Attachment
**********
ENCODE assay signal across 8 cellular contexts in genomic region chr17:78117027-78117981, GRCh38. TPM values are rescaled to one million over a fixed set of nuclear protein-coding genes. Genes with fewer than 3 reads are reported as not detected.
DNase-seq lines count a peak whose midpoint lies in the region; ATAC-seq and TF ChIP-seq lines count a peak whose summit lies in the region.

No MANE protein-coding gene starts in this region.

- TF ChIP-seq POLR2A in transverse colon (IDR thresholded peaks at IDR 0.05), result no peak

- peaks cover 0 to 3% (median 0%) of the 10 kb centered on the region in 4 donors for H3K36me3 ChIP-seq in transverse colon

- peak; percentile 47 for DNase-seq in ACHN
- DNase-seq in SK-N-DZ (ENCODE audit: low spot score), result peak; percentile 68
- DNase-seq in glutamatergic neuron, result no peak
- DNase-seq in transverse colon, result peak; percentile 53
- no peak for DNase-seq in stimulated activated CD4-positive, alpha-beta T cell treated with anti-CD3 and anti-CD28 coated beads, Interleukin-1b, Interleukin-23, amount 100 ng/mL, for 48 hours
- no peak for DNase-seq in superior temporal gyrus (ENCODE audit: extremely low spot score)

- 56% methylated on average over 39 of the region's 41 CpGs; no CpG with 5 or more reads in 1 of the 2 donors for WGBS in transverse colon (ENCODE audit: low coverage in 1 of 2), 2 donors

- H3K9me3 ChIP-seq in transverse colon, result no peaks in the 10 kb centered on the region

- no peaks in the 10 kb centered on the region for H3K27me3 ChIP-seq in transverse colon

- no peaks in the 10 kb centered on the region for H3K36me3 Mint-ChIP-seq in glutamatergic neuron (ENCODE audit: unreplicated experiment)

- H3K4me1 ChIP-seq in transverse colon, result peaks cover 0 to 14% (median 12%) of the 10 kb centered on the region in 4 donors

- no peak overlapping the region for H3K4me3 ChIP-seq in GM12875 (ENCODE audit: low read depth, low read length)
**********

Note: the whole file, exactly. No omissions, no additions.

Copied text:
ENCODE assay signal across 8 cellular contexts in genomic region chr17:78117027-78117981, GRCh38. TPM values are rescaled to one million over a fixed set of nuclear protein-coding genes. Genes with fewer than 3 reads are reported as not detected.
DNase-seq lines count a peak whose midpoint lies in the region; ATAC-seq and TF ChIP-seq lines count a peak whose summit lies in the region.

No MANE protein-coding gene starts in this region.

- TF ChIP-seq POLR2A in transverse colon (IDR thresholded peaks at IDR 0.05), result no peak

- peaks cover 0 to 3% (median 0%) of the 10 kb centered on the region in 4 donors for H3K36me3 ChIP-seq in transverse colon

- peak; percentile 47 for DNase-seq in ACHN
- DNase-seq in SK-N-DZ (ENCODE audit: low spot score), result peak; percentile 68
- DNase-seq in glutamatergic neuron, result no peak
- DNase-seq in transverse colon, result peak; percentile 53
- no peak for DNase-seq in stimulated activated CD4-positive, alpha-beta T cell treated with anti-CD3 and anti-CD28 coated beads, Interleukin-1b, Interleukin-23, amount 100 ng/mL, for 48 hours
- no peak for DNase-seq in superior temporal gyrus (ENCODE audit: extremely low spot score)

- 56% methylated on average over 39 of the region's 41 CpGs; no CpG with 5 or more reads in 1 of the 2 donors for WGBS in transverse colon (ENCODE audit: low coverage in 1 of 2), 2 donors

- H3K9me3 ChIP-seq in transverse colon, result no peaks in the 10 kb centered on the region

- no peaks in the 10 kb centered on the region for H3K27me3 ChIP-seq in transverse colon

- no peaks in the 10 kb centered on the region for H3K36me3 Mint-ChIP-seq in glutamatergic neuron (ENCODE audit: unreplicated experiment)

- H3K4me1 ChIP-seq in transverse colon, result peaks cover 0 to 14% (median 12%) of the 10 kb centered on the region in 4 donors

- no peak overlapping the region for H3K4me3 ChIP-seq in GM12875 (ENCODE audit: low read depth, low read length)